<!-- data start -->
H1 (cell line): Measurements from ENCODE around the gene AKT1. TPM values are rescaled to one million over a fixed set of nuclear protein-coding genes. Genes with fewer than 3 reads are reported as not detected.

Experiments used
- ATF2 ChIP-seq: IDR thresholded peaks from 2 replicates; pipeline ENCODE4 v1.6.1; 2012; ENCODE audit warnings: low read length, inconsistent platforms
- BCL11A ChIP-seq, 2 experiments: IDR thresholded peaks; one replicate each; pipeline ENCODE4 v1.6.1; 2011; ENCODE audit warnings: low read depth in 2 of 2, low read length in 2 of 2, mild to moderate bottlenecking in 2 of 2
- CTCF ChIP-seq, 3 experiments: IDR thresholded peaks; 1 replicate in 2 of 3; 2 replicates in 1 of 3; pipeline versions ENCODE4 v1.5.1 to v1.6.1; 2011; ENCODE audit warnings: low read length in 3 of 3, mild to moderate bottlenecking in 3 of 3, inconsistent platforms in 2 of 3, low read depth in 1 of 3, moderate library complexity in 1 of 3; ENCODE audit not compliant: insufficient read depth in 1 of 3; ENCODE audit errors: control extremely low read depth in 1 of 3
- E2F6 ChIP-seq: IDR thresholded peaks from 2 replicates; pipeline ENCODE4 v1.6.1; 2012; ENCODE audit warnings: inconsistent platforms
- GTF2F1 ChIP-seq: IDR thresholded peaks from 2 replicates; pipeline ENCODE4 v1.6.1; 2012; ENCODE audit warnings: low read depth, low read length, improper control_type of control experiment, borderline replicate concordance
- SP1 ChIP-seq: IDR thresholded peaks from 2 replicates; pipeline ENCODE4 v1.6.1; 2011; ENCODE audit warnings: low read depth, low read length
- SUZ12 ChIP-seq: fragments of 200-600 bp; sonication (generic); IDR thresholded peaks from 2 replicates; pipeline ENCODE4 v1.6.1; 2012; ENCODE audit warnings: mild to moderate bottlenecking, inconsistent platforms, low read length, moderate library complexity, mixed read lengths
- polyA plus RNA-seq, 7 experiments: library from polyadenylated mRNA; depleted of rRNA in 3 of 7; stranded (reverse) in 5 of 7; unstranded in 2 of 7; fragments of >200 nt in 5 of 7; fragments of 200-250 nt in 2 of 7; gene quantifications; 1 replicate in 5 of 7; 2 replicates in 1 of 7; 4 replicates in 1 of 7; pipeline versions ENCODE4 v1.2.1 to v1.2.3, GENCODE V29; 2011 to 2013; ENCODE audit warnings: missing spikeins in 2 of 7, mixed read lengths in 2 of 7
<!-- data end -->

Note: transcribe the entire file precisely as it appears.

H1 (cell line): Measurements from ENCODE around the gene AKT1. TPM values are rescaled to one million over a fixed set of nuclear protein-coding genes. Genes with fewer than 3 reads are reported as not detected.

Experiments used
- ATF2 ChIP-seq: IDR thresholded peaks from 2 replicates; pipeline ENCODE4 v1.6.1; 2012; ENCODE audit warnings: low read length, inconsistent platforms
- BCL11A ChIP-seq, 2 experiments: IDR thresholded peaks; one replicate each; pipeline ENCODE4 v1.6.1; 2011; ENCODE audit warnings: low read depth in 2 of 2, low read length in 2 of 2, mild to moderate bottlenecking in 2 of 2
- CTCF ChIP-seq, 3 experiments: IDR thresholded peaks; 1 replicate in 2 of 3; 2 replicates in 1 of 3; pipeline versions ENCODE4 v1.5.1 to v1.6.1; 2011; ENCODE audit warnings: low read length in 3 of 3, mild to moderate bottlenecking in 3 of 3, inconsistent platforms in 2 of 3, low read depth in 1 of 3, moderate library complexity in 1 of 3; ENCODE audit not compliant: insufficient read depth in 1 of 3; ENCODE audit errors: control extremely low read depth in 1 of 3
- E2F6 ChIP-seq: IDR thresholded peaks from 2 replicates; pipeline ENCODE4 v1.6.1; 2012; ENCODE audit warnings: inconsistent platforms
- GTF2F1 ChIP-seq: IDR thresholded peaks from 2 replicates; pipeline ENCODE4 v1.6.1; 2012; ENCODE audit warnings: low read depth, low read length, improper control_type of control experiment, borderline replicate concordance
- SP1 ChIP-seq: IDR thresholded peaks from 2 replicates; pipeline ENCODE4 v1.6.1; 2011; ENCODE audit warnings: low read depth, low read length
- SUZ12 ChIP-seq: fragments of 200-600 bp; sonication (generic); IDR thresholded peaks from 2 replicates; pipeline ENCODE4 v1.6.1; 2012; ENCODE audit warnings: mild to moderate bottlenecking, inconsistent platforms, low read length, moderate library complexity, mixed read lengths
- polyA plus RNA-seq, 7 experiments: library from polyadenylated mRNA; depleted of rRNA in 3 of 7; stranded (reverse) in 5 of 7; unstranded in 2 of 7; fragments of >200 nt in 5 of 7; fragments of 200-250 nt in 2 of 7; gene quantifications; 1 replicate in 5 of 7; 2 replicates in 1 of 7; 4 replicates in 1 of 7; pipeline versions ENCODE4 v1.2.1 to v1.2.3, GENCODE V29; 2011 to 2013; ENCODE audit warnings: missing spikeins in 2 of 7, mixed read lengths in 2 of 7